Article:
“For example, The Malaysian Association Study on Obesity won the bid to host the International Obesity Conference which will be held in 2014. For events held in 2016, we are already actively putting in bids now. What we’re doing now is to give the push to the associations, and let them know the government is giving them assistance,” says Rosly.
Per year, there are about 6,000 events worldwide.
The International Congress and Convention Association reported 6,768 events in 2006 and 6,681 events in 2007.
While MyCEB is unable to bid for extremely large shows, due to Malaysian centre’s having limitation in capacity, Rosly says this does not really matter as the extremely big shows normally make up only 10% to 15% of all shows.
“We still have the 85% of shows we can bid for,” he says.
From the regional market, MyCEB is now targeting countries like Indonesia, the Philippines, China, the Middle East and India.
“As the awareness on Malaysia as a MICE destination is not enough, what we do is to bring in the event organisers for site inspection. Many of them are headquartered in Amsterdam and Paris. So we bring them in, spoil them and impress them with our service and infrastructure,” he says.
Situated at the centre of Kuala Lumpur’s Central Business District, the Kuala Lumpur Convention Centre (the Centre) is a RM550mil investment with a total of 20,059 sq m of function space.
A component of the Kuala Lumpur City Centre, (KLCC) is managed and operated by Convex Malaysia Sdn Bhd, a joint-venture company between KLCC (Holdings) Sdn Bhd and AEG Ogden Pty Ltd, Australia.
The Centre’s general manager Peter Brokenshire feels that as the present economic crisis deepens, Malaysia will become more attractive as a value-for-money MICE proposition.
“With the formation of MyCEB, it’s going to take Malaysia to another level in business tourism. MICE is gaining momentum. My feel is that, there is now a strong desire to come to Malaysia for MICE purposes.”
“We’re winning bids again and we’ve received very good feedback with regards to the KLCC precint. It’s right smack in town, and has the premier shopping complex and the Petronas Twin towers just beside it. We’ve also had comments on the warm and friendly people. MICE delegates have been delighted with the airport arrival,” he says.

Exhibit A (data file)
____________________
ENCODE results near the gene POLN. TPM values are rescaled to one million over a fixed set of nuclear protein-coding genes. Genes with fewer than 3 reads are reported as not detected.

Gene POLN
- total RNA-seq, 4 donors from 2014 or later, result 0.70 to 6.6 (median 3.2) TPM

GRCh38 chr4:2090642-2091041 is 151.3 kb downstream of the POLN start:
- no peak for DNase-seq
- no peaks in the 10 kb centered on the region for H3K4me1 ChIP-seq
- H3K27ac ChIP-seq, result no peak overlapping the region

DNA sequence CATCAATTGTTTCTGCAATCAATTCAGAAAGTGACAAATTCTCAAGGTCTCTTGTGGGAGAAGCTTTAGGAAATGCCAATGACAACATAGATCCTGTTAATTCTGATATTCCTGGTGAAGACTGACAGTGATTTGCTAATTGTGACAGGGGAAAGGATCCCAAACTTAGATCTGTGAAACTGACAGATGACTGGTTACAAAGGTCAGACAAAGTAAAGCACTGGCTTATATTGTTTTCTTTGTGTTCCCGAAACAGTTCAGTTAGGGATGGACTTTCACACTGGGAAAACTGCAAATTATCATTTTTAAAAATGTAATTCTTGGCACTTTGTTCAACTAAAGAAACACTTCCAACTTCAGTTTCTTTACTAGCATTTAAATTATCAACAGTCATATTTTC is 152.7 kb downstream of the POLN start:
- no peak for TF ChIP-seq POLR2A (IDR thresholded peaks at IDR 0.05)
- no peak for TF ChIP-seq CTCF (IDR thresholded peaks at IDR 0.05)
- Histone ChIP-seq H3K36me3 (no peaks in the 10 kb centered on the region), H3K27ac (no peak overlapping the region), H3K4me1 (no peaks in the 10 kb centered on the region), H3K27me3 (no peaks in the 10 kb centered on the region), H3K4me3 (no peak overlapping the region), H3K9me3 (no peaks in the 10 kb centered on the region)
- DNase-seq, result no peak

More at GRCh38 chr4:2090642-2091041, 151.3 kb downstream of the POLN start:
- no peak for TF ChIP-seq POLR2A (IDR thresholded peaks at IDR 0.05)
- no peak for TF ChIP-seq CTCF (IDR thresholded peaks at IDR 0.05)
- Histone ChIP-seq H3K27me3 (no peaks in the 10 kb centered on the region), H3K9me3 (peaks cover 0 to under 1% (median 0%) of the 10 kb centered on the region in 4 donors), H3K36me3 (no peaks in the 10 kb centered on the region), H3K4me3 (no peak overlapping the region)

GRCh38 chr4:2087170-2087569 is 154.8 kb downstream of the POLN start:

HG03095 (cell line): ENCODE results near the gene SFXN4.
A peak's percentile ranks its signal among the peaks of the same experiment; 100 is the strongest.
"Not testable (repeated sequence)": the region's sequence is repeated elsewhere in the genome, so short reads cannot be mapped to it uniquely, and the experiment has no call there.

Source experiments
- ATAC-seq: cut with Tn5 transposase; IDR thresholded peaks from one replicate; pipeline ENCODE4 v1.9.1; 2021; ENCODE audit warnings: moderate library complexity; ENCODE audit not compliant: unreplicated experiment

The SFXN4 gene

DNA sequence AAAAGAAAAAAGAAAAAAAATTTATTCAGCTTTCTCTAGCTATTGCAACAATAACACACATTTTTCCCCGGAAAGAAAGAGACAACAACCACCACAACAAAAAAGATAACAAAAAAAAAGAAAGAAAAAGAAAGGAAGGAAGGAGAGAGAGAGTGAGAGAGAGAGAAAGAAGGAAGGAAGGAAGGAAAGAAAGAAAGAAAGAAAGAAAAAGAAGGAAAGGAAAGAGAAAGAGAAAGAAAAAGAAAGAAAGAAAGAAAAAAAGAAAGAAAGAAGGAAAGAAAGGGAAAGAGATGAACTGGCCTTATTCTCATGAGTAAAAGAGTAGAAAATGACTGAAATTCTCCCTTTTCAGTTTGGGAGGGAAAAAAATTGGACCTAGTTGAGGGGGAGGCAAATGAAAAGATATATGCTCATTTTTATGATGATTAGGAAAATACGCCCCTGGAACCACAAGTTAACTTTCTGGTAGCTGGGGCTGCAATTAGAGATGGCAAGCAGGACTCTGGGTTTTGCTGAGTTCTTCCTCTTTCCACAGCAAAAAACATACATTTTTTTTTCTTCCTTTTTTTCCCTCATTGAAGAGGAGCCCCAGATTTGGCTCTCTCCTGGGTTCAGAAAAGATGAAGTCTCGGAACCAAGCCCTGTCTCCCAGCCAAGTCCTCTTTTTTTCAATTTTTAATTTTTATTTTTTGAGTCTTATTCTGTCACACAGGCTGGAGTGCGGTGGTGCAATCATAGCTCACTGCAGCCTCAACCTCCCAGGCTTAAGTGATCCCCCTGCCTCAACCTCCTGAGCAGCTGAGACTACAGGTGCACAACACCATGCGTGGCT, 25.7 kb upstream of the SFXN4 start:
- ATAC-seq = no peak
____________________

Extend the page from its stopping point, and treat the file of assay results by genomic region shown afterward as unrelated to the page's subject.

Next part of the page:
Brokenshire certainly has reason to cheer, The Centre has been noticeably successful in attracting MICE events since it officially opened in 2005.
In 2008, the Centre recorded a remarkable 51% growth over 2007 to 45 events, the highest so far since the Centre’s opening in 2005.
Of the 45 conventions, 38 (82%) were international and the remainder were local events, which attracted 51,919 delegates representing 147,312 delegate days (67% increase over 2007).
The Centre was also the venue for 543 events comprising 153 banquets and functions, 45 conventions, 53 exhibitions, 255 meeting and events and 27 entertainment productions. Of the 543 events, 17% were international events.
The event size grew from an average of 3,300 attendees per event to 3,800 while room occupancy rate increased by 12%.
These events attracted 2.06 million delegates, representing 2.2 million delegate days and generated an estimated RM568mil in terms of economic impact to the city against RM469mil in 2007.
Hence, since its opening in June 2005 up to December 2008, the Centre has contributed more than RM1.8bil to the city and secured a total of some 1,800 events.
As at February 2009, the Centre had secured more than 360 bookings for this year plus 24 international and regional conferences for 2009 and beyond.
Brokenshire says that the Centre is now targeting events from countries such as Australia, Europe, and Britain.
It also regularly participates in trade shows in the Middle East, the US, Australia and Europe.
He adds that it is normal for conventions centres in other countries to encounter the “white elephant” problem during the initiation process.
Brokenshire cites the example of a famous exhibition building in the Asia Pacific region, which encountered the same problem as the KLCC Convention Centre when it first tried to establish itself as a business meeting point.
“It was called the White Elephant until the World Aids Organization held the AIDS congress in 2002. Suddenly the restaurants were full, the taxis were busy. In 10 days, one cab driver mentioned that he made his income for a year! In one of the shops, they ran out of Rolex watches! So people need to see and feel it before they understand how important it is,” says Brokenshire.
Meanwhile, just last month, The CEI Industry Awards recognised the excellence of the KLCC, granting it “Asia’s Best Convention & Exhibition Centre”.
CEI Asia Pacific is one of the region’s leading titles for the MICE industry, which culls views and opinions of CEI readers in an industry survey.
Source : STAR